36. Where a vehicle has been seized on a previous occasion, the ODA must return it to the owner as soon as is reasonably practicable after the expiry of the London Olympics Period (unless the owner disclaims the vehicle or refuses to accept it). The London Olympics Period, under section 1(3)(c) of the 2006 Act, ends with the fifth day after the end of the closing ceremony of the London 2012 Paralympic Games.

37. If the owner disclaims a vehicle or refuses to accept it, the ODA must sell or otherwise dispose of it in accordance with new section 31E (about which, see below).

New section 31D – Disposal orders

38. New section 31D provides for the making of disposal orders. Such orders are made by a magistrates’ court (or, in Scotland, a sheriff) on application by the ODA.

39. The ODA will apply for a disposal order where, having undertaken such enquiries as it considers appropriate, it fails to establish who or where the owner of an infringing article is for the purpose of returning the article in accordance with new section 31A or 31B. A disposal order will authorise to the ODA:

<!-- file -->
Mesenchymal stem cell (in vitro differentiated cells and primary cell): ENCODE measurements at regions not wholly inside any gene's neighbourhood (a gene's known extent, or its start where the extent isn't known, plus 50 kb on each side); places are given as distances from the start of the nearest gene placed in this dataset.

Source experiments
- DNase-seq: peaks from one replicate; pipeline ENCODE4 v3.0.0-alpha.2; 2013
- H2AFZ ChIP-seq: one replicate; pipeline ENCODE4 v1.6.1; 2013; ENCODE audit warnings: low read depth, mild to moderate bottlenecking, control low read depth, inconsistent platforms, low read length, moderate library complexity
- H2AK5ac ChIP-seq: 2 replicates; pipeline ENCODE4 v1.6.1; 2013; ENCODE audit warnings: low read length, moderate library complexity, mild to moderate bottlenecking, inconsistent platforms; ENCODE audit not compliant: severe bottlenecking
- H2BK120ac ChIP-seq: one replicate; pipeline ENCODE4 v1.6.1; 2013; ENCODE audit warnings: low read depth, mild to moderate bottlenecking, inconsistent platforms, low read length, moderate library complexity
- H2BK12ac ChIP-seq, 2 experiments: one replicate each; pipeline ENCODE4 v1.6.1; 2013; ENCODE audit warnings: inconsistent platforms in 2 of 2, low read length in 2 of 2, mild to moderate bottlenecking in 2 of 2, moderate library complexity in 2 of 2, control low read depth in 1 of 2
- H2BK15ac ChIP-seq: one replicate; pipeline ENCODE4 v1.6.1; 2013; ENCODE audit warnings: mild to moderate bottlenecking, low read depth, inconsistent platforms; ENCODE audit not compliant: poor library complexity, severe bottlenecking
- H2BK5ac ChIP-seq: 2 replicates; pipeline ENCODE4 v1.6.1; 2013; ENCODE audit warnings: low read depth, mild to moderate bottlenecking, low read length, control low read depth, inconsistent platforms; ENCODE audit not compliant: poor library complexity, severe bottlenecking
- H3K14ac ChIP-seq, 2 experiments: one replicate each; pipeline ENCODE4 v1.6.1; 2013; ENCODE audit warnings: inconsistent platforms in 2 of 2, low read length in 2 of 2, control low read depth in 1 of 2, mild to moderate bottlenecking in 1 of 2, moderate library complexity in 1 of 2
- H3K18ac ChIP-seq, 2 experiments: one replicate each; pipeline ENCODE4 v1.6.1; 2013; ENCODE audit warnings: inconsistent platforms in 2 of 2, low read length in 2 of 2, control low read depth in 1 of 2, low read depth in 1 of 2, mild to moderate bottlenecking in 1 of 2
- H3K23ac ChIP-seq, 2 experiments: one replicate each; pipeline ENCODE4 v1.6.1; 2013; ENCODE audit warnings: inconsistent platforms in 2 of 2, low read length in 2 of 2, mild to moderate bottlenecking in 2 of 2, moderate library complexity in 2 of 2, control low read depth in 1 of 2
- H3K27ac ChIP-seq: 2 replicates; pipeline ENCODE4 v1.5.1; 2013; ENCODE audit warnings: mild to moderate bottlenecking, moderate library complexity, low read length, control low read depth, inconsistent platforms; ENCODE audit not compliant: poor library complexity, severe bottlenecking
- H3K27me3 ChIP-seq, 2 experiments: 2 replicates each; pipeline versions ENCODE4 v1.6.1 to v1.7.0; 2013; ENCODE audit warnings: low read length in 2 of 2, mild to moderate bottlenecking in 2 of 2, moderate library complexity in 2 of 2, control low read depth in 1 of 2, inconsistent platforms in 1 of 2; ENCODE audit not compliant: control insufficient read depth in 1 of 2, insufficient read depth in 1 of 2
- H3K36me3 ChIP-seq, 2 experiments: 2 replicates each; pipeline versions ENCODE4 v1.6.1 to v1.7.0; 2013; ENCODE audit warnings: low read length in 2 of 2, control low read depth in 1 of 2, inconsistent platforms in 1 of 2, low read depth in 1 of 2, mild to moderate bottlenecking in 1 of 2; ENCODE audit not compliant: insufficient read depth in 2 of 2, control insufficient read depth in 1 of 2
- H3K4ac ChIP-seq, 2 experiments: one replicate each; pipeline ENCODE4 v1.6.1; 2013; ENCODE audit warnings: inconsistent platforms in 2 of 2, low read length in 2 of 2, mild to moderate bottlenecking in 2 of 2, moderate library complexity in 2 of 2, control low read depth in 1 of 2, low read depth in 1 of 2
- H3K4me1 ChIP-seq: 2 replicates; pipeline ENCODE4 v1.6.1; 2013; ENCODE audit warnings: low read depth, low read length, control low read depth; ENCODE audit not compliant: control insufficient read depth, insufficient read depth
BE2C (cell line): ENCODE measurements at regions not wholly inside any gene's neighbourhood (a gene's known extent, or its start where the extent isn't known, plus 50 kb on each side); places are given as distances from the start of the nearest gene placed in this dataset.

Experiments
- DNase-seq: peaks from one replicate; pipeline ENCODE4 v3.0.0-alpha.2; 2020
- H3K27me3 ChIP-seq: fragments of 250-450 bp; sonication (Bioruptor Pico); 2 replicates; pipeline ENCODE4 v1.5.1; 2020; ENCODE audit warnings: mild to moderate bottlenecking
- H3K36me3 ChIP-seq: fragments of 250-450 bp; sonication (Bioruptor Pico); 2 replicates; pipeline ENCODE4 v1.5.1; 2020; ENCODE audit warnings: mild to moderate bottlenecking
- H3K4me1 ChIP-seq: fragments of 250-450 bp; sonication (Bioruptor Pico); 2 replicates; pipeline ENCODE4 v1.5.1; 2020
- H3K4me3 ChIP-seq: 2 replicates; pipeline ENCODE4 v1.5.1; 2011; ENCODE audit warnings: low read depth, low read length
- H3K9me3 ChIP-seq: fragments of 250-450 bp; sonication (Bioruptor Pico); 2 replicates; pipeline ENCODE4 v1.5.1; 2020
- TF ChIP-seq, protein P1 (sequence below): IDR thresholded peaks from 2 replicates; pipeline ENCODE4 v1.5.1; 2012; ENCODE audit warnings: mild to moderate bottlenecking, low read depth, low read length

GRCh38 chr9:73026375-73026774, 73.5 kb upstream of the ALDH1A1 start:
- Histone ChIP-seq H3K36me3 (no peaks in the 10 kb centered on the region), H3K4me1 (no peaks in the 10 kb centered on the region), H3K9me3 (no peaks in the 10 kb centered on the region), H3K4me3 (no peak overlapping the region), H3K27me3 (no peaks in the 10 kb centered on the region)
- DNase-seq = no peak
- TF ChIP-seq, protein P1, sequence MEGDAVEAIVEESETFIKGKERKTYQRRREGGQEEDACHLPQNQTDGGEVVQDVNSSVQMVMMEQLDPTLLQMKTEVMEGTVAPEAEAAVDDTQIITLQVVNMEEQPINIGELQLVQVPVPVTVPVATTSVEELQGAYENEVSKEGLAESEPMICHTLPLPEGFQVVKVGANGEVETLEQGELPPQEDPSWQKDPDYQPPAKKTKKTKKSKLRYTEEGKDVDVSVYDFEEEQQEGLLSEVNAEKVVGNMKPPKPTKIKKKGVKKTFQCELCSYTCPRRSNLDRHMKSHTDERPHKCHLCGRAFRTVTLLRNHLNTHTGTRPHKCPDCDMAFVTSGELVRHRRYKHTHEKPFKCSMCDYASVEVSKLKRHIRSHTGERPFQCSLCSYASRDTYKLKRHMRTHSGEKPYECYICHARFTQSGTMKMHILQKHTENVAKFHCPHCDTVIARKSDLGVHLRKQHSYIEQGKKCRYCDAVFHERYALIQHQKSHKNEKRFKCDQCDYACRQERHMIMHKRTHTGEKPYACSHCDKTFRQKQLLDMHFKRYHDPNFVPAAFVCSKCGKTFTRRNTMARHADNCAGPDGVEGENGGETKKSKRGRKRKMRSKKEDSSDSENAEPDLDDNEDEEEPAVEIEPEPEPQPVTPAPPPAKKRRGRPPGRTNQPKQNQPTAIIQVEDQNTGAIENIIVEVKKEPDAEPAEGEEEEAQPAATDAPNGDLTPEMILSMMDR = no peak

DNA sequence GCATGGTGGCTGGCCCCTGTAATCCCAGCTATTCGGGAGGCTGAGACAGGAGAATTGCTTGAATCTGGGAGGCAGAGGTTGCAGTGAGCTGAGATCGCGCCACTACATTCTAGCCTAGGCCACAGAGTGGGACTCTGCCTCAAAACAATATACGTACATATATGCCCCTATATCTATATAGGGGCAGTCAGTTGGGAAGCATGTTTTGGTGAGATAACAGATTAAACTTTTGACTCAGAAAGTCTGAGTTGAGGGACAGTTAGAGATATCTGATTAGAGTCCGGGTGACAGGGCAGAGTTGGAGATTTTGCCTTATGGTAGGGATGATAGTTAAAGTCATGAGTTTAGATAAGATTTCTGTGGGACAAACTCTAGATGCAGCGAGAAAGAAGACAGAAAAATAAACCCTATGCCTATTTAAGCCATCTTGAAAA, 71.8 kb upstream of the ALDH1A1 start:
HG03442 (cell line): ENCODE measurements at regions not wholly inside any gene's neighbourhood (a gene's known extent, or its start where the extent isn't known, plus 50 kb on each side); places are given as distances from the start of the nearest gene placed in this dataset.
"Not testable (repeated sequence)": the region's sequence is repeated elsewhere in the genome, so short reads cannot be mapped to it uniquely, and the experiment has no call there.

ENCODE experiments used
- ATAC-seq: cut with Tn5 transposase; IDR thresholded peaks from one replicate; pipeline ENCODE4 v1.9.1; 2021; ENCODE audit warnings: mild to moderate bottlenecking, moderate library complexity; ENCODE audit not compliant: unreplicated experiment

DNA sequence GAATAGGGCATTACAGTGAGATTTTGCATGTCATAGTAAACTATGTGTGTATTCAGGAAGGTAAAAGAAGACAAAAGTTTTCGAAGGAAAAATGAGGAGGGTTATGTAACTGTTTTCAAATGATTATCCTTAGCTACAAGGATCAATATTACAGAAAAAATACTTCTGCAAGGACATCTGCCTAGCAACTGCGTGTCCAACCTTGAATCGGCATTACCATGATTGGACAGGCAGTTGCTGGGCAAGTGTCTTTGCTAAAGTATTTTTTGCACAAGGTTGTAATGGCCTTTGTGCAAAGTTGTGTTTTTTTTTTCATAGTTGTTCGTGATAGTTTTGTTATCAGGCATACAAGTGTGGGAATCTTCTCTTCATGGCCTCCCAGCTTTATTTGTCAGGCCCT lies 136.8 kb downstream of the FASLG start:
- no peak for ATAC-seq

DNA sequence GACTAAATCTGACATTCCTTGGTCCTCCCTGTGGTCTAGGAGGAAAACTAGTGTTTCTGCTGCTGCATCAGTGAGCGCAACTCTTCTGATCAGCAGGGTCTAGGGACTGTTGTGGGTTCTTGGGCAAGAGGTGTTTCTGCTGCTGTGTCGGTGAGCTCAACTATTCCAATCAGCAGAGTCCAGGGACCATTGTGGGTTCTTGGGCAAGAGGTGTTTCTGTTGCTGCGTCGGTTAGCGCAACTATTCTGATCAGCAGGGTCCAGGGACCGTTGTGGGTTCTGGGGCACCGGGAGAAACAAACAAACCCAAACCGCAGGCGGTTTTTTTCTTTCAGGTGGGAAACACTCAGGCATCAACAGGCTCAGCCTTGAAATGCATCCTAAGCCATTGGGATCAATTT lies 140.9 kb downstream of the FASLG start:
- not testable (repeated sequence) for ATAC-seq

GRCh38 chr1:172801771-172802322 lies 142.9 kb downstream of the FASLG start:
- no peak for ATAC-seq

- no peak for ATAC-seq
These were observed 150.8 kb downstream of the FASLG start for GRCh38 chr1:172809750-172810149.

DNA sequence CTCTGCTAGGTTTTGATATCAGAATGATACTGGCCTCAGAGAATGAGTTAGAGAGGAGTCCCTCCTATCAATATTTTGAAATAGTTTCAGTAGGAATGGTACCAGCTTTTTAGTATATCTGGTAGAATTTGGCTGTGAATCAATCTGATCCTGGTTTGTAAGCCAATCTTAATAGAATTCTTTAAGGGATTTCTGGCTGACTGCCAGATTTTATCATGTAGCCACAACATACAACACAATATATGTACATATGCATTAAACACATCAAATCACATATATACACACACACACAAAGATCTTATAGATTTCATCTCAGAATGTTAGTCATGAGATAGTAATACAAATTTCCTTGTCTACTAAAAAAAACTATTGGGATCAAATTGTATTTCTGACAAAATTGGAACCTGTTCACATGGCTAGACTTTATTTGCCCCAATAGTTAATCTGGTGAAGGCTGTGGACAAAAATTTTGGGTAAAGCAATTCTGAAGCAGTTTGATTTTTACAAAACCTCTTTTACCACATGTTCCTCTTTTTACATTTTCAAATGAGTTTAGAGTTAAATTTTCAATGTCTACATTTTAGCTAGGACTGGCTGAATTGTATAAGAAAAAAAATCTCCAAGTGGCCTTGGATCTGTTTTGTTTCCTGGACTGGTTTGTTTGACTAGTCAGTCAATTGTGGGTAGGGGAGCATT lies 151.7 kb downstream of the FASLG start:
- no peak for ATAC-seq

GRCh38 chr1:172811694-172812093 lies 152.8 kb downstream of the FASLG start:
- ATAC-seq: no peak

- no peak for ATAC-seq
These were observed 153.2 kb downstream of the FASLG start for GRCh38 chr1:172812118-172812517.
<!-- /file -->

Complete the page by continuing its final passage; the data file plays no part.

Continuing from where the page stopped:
a) to dispose of the infringing article as it sees fit; and

b) to apply any proceeds of the disposal towards its costs of exercising functions under the 2006 Act in relation to the regulation of advertising and trading.

40. The court may only make a disposal order if it is satisfied that the ODA has made reasonable efforts to establish who and where the owner of the infringing article is: see new section 31D(2).

41. New section 31D(3) provides that if a person who claims to be the owner of the infringing article, or otherwise to have an interest in it, applies to be heard, the court:

a) must give the applicant the opportunity to make representations as to why a disposal order should not be made;

b) may not make a disposal order pending the making of the representations; and